Romeo & Juliet
Posted on October 10, 2013 at 6:00 pm
William Shakespeare’s “Romeo and Juliet” is the most-filmed play of all time, with dozens of versions and variations from the sublime (the Franco Zeffirelli and Baz Luhrmann versions, “West Side Story” and “Shakespeare in Love”) to the outlandish (the cute Gnomeo and Juliet, the robot short “Runaway Robots! Romie-O and Julie-8”) and the downright ridiculous (Norma Scherer and Leslie Howard were in twice the age of the characters they were playing). The story of the “star-cross’d lovers” has immediate appeal — impetuous teenagers, disapproving parents, missed messages, and swordfights. All it needs to succeed is leads with a lot of chemistry and the ability to adapt to the rhythms of iambic pentameter and the glorious language of the greatest writer in the history of English. This movie fails on all three. The leads have no chemistry with each other or with the glorious poetry of the dialog. And “Downton Abbey’s” Julian Fellowes has mangled the adaptation, changing some of the lines and scenes. It is not a terrible movie, but it is not an especially good one and with so many better alternatives it is an unnecessary one.
It begins with a useless added scene in which the Prince (Stellan Skarsgård) holds a tournament to settle once and for all the dispute between the feuding Montagues and Capulets. It doesn’t work. Soon a fight breaks out between the servants of the two houses that are “alike in dignity” (the play’s first scene) and the Prince is furious. If they cannot keep the peace, there will be trouble. Romeo (Douglas Booth), a Montague, is in love with a Capulet cousin named Rosaline. When he finds out that the Capulets are having a masked party and Rosaline will be there, he and his friends attend the party so Romeo can see her.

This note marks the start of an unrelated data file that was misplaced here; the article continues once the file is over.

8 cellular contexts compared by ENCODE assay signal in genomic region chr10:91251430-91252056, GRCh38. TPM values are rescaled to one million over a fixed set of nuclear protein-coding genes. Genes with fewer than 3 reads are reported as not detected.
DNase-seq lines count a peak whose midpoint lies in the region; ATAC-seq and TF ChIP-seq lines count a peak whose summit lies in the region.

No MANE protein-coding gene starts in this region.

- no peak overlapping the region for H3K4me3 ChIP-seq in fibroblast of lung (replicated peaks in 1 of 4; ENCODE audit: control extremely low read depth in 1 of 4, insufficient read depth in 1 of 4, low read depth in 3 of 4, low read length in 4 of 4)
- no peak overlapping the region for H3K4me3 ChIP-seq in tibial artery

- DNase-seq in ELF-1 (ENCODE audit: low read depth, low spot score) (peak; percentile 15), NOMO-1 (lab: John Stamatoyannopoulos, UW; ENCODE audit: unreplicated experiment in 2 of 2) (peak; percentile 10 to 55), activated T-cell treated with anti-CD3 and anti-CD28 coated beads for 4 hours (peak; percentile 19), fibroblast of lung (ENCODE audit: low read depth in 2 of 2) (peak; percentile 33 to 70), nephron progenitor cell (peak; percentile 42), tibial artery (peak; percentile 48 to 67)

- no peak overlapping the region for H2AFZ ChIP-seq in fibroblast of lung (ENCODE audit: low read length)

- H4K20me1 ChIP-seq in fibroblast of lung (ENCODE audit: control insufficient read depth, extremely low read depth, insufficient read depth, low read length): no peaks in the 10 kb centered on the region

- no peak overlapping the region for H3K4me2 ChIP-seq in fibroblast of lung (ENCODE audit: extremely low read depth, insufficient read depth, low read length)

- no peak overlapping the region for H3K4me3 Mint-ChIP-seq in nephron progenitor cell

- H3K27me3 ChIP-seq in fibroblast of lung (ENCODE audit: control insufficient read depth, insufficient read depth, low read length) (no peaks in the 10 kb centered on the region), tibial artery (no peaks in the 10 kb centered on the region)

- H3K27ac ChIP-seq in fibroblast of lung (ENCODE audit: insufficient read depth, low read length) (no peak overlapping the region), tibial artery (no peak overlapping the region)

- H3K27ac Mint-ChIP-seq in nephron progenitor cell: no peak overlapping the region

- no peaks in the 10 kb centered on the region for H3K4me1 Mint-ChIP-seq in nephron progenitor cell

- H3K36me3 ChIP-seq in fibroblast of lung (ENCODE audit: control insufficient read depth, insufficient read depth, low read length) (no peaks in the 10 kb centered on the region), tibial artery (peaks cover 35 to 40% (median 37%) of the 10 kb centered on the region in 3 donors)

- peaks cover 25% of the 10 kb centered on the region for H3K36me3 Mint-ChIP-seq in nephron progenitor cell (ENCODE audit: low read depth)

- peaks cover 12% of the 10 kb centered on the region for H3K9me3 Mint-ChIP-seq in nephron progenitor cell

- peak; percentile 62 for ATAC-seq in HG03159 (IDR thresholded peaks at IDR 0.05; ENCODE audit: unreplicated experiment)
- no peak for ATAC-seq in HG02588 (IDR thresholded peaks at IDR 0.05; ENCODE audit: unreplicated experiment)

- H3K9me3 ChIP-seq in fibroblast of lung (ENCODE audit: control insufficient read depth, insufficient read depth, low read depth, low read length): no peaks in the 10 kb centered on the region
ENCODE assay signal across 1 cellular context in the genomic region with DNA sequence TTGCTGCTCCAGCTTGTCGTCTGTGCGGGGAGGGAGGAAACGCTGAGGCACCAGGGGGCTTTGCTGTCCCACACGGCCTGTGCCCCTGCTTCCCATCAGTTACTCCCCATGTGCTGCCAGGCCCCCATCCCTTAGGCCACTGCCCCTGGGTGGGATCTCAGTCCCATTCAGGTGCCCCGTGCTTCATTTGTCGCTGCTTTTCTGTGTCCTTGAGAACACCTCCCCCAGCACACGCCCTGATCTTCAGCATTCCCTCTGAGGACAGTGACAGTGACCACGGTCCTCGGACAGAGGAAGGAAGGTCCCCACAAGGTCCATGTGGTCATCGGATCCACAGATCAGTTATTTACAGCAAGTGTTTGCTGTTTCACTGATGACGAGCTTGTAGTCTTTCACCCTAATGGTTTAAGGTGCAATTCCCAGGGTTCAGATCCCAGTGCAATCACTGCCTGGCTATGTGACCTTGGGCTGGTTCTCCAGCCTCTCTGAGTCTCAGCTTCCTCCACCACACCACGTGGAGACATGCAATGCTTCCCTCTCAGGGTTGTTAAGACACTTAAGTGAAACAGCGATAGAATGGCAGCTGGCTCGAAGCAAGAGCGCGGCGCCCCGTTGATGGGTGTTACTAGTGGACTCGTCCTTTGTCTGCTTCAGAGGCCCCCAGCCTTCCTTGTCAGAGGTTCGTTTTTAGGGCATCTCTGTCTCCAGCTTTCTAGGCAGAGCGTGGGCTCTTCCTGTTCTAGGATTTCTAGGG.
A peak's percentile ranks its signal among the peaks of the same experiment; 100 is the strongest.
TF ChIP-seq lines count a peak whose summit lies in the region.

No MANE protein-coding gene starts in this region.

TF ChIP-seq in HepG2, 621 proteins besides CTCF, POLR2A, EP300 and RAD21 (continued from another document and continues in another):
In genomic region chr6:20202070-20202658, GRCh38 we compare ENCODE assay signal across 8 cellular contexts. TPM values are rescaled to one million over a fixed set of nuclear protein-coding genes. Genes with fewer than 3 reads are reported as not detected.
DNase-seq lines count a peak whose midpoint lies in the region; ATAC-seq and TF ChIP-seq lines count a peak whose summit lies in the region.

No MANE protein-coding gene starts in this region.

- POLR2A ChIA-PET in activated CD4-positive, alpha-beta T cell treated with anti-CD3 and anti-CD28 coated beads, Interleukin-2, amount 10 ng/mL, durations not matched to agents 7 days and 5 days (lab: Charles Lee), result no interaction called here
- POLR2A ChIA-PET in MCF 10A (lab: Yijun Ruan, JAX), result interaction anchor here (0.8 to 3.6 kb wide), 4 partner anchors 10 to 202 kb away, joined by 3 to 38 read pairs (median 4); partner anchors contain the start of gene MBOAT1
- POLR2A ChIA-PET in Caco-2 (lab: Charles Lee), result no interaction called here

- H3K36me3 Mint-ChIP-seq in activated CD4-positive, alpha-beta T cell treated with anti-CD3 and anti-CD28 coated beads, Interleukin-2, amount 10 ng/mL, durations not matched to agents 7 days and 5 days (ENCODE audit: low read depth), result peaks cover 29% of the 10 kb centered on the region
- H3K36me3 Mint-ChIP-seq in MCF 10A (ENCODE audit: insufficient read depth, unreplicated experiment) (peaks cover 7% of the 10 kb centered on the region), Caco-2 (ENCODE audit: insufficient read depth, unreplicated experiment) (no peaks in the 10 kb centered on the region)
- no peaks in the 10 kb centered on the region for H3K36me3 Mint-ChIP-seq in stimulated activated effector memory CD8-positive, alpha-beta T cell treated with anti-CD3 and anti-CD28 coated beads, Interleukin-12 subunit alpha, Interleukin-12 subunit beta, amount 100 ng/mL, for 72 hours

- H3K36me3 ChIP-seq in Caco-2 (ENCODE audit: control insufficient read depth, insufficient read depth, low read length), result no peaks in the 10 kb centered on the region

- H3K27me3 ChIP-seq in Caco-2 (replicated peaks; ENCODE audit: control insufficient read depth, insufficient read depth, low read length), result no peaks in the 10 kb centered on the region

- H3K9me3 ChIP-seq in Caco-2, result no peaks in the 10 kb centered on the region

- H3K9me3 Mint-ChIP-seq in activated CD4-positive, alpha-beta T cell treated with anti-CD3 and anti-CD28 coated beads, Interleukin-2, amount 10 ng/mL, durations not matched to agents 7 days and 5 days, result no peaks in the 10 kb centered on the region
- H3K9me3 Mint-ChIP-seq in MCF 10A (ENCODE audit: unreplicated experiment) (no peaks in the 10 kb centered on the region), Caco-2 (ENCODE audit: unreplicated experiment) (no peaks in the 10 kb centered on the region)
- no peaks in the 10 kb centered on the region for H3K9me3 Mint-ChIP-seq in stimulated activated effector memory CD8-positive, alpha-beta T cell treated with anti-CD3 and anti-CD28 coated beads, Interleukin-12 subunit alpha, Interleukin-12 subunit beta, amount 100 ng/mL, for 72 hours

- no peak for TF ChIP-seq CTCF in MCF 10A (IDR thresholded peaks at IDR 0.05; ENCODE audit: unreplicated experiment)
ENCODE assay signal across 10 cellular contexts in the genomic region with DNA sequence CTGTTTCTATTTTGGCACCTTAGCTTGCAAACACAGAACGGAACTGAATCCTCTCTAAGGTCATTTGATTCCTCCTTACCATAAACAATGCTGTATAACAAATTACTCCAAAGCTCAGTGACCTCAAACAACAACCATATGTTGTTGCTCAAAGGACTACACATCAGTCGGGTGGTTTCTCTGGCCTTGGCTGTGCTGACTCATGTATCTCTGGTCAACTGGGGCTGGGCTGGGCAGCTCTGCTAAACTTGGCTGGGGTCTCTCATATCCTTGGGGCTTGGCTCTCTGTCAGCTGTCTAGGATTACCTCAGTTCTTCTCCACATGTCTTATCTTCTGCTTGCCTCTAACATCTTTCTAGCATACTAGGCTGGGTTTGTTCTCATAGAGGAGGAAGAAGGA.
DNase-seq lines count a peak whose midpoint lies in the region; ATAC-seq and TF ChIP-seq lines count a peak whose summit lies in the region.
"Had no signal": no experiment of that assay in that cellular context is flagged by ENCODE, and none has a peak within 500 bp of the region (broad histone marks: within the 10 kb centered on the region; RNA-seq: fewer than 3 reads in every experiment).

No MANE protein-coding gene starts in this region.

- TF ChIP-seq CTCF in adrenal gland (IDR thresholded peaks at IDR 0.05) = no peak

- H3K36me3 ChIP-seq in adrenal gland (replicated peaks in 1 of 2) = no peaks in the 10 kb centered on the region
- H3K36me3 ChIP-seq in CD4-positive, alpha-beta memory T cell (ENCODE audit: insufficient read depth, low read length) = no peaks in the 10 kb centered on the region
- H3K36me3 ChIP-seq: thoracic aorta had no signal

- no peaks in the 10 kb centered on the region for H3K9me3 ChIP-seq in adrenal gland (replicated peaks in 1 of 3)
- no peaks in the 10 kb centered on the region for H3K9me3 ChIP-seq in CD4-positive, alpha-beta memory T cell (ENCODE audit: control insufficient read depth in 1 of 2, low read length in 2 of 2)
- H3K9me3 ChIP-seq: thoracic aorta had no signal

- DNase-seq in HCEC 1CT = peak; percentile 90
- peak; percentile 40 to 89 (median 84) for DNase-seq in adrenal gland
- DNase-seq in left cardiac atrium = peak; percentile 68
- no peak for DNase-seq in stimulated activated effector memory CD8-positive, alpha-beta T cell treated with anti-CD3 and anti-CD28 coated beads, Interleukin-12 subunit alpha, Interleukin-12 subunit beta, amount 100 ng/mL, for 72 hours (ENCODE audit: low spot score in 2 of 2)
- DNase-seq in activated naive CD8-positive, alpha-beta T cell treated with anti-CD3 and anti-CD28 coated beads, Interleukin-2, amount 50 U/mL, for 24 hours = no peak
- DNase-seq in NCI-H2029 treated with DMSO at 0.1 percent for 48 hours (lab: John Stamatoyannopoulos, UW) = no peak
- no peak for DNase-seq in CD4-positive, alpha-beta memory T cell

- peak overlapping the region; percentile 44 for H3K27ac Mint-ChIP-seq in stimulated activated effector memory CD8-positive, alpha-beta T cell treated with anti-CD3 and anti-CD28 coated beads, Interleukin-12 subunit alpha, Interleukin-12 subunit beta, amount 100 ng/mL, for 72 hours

But Romeo sees the Capulet daughter, Juliet (“True Grit’s” Hailee Steinfeld), and they are instantly struck by love. In the play, their perfect unity is demonstrated by their first conversation, witty flirtation in the form of an exquisite sonnet. It is one of the best-loved pieces of writing in history. Yet this version mangles it by ramping up the intensity of the attraction right from the beginning so there is no sense of build-up. More important, the utter lack of chemistry between the very pretty but bland Booth and the game but not up to the task Steinfeld makes us long for Bella and Edward or even Bella and Jacob.
There are some strong performances, unfortunately just making the two main characters look worse by comparison. Lesley Manville (“Topsy Turvy”) give the nurse a warmth that is often lost in the usual caricatured portrayals. Natascha McElhone is a sympathetic Lady Capulet and Paul Giamatti is superb as Friar Laurence. The standout, though, is Christian Cooke as Mercurtio, whose energy is much missed once he is out of the picture.
Most appallingly, Fellowes has decided to make the text more “accessible” with some trims and edits to the language. The slight gains in “accessibility” are overwhelmed by the loss of the music in the words and the poetry of the rhythm. I bite my thumb at him.
Parents should know that this movie includes Shakespearean sword-fighting with many characters injured and killed, sexual references and non-explicit situations, and suicides.
Family discussion: Did the novice make the right decision? Why couldn’t Romeo and Juliet tell their parents the truth?
If you like this, try: the other versions by Baz Luhrmann and Franco Zeffirelli and adaptations like “West Side Story” and “Warm Bodies,” a zombie romance where the characters are named R and Julie)